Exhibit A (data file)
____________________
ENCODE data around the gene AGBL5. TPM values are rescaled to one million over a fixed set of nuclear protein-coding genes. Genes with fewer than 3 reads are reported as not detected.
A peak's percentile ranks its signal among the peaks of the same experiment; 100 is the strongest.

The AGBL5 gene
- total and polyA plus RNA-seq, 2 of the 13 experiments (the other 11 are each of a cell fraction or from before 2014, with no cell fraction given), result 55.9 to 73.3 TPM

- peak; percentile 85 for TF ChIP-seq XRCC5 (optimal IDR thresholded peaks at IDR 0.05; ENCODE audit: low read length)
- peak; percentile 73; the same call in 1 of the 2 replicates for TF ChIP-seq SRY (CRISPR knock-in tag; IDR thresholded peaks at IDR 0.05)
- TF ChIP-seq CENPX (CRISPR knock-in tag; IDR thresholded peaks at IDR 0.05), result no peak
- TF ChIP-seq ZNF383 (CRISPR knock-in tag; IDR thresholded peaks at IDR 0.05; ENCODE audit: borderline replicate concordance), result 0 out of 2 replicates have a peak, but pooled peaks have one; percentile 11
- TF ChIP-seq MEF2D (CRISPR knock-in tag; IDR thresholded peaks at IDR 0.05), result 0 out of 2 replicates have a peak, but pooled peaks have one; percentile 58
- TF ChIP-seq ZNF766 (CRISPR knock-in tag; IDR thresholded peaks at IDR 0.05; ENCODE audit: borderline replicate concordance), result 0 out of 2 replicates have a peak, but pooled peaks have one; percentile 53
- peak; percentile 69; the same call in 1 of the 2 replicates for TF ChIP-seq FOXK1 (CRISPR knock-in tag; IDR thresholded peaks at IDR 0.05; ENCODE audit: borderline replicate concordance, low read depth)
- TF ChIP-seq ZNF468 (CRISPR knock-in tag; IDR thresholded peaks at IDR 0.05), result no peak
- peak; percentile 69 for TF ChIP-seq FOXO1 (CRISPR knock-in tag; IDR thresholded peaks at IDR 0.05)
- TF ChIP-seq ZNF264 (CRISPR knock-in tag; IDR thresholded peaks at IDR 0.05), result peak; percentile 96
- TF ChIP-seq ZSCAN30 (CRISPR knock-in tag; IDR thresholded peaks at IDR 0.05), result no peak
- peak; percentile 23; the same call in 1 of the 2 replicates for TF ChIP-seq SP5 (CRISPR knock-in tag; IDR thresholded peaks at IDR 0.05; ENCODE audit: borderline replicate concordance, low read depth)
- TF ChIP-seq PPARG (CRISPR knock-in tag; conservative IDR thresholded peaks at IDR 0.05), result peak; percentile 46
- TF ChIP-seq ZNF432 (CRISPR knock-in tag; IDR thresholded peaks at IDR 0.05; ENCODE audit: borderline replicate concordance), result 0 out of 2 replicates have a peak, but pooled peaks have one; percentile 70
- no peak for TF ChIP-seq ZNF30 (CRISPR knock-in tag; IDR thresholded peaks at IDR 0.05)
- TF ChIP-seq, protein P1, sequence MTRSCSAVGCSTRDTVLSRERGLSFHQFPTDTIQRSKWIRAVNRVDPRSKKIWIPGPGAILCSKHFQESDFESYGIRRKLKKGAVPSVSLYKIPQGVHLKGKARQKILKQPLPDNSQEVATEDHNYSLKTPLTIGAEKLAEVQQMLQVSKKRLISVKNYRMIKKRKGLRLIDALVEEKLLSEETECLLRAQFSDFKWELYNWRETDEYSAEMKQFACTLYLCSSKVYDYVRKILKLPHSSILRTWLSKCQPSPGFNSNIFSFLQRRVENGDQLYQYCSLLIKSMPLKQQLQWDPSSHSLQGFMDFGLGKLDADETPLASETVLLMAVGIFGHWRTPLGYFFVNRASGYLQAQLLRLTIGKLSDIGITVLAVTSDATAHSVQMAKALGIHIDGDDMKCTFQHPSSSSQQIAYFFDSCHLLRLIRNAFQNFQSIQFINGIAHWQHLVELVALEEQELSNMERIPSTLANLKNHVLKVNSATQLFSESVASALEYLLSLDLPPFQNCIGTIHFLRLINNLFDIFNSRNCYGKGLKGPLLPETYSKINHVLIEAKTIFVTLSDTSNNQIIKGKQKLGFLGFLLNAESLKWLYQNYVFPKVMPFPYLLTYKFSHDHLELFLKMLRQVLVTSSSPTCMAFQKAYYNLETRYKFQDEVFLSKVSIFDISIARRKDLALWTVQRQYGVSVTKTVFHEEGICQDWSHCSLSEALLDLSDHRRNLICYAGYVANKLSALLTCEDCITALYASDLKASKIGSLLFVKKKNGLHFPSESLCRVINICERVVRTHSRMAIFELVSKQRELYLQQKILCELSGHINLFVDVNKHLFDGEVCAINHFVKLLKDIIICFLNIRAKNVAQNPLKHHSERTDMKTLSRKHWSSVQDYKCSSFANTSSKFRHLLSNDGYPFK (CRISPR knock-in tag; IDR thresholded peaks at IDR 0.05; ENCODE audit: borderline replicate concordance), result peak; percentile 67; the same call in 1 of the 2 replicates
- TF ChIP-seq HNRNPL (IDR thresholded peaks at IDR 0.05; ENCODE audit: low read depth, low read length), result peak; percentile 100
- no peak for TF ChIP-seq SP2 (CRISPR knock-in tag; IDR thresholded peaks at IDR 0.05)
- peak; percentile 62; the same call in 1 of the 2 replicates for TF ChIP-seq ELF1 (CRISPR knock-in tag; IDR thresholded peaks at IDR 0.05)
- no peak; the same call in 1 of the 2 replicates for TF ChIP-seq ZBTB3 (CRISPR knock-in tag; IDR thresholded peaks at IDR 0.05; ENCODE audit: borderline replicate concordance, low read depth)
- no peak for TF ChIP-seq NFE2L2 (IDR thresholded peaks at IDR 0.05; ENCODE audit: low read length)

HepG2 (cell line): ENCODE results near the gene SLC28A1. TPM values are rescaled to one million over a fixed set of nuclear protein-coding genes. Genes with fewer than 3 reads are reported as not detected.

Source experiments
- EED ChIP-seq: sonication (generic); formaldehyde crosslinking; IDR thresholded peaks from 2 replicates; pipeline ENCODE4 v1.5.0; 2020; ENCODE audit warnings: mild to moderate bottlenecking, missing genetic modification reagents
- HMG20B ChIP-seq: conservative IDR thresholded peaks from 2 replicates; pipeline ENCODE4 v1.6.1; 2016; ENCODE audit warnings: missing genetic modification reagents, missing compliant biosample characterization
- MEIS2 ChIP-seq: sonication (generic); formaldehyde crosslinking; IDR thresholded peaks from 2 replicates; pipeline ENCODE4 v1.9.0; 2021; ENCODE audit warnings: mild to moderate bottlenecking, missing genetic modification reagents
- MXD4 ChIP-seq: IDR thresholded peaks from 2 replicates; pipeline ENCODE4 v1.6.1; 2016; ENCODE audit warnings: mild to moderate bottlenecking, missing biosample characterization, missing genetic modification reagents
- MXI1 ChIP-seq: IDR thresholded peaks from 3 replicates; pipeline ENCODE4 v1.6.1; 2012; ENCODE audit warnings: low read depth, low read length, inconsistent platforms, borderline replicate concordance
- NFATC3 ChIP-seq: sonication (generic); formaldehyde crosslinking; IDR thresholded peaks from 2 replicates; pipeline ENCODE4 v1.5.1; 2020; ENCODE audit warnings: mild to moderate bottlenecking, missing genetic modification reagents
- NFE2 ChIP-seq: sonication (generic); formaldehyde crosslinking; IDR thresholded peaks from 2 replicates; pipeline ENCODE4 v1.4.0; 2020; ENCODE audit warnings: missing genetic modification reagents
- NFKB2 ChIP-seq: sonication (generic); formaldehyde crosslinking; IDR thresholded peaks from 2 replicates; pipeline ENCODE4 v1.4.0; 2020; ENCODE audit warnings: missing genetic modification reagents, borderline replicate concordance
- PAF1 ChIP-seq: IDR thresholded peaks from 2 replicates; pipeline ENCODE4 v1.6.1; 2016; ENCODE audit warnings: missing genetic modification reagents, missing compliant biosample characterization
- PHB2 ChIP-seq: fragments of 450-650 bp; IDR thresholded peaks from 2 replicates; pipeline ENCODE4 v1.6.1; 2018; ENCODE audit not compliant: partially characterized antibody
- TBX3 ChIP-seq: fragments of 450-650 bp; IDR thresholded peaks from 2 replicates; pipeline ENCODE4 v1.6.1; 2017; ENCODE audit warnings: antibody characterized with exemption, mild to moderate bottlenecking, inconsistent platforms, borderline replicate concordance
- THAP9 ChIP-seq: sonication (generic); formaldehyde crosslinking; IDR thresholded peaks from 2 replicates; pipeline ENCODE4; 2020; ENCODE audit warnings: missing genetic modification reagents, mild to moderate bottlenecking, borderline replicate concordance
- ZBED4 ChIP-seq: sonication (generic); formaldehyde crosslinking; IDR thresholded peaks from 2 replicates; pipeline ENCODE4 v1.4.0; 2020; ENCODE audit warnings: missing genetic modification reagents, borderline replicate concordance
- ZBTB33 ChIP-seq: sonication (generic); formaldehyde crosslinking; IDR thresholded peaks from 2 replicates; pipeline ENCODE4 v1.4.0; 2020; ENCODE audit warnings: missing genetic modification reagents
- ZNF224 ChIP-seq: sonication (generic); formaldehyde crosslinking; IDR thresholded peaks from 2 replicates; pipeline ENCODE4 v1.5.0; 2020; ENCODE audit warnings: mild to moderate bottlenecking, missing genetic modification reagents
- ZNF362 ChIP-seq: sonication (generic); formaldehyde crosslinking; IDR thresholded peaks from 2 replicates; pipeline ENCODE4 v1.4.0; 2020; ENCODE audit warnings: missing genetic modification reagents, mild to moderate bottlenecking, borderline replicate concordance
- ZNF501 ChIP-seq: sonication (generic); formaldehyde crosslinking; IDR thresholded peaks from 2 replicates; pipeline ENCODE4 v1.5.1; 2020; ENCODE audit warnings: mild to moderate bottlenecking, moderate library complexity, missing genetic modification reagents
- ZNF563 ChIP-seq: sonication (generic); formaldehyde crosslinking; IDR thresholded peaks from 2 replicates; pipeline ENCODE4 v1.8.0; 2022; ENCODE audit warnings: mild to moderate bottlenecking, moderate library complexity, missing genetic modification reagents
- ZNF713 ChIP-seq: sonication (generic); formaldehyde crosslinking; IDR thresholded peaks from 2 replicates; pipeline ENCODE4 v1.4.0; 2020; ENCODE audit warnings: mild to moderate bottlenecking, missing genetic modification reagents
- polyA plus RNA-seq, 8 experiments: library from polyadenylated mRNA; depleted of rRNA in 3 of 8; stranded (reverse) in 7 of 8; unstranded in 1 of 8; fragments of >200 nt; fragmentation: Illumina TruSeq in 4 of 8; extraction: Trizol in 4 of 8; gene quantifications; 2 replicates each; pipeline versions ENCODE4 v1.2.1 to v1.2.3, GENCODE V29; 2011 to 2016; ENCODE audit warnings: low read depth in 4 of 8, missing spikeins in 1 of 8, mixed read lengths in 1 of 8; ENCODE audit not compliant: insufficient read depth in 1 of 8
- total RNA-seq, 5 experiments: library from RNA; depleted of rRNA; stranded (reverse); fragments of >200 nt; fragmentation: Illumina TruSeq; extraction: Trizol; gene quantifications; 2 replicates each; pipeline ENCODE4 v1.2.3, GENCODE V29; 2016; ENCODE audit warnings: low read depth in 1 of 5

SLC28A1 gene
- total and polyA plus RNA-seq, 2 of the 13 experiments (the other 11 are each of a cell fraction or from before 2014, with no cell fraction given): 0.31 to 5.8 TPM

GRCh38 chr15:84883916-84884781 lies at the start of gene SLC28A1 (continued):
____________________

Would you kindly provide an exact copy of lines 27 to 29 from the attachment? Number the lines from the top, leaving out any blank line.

Source experiments
- EED ChIP-seq: sonication (generic); formaldehyde crosslinking; IDR thresholded peaks from 2 replicates; pipeline ENCODE4 v1.5.0; 2020; ENCODE audit warnings: mild to moderate bottlenecking, missing genetic modification reagents
- HMG20B ChIP-seq: conservative IDR thresholded peaks from 2 replicates; pipeline ENCODE4 v1.6.1; 2016; ENCODE audit warnings: missing genetic modification reagents, missing compliant biosample characterization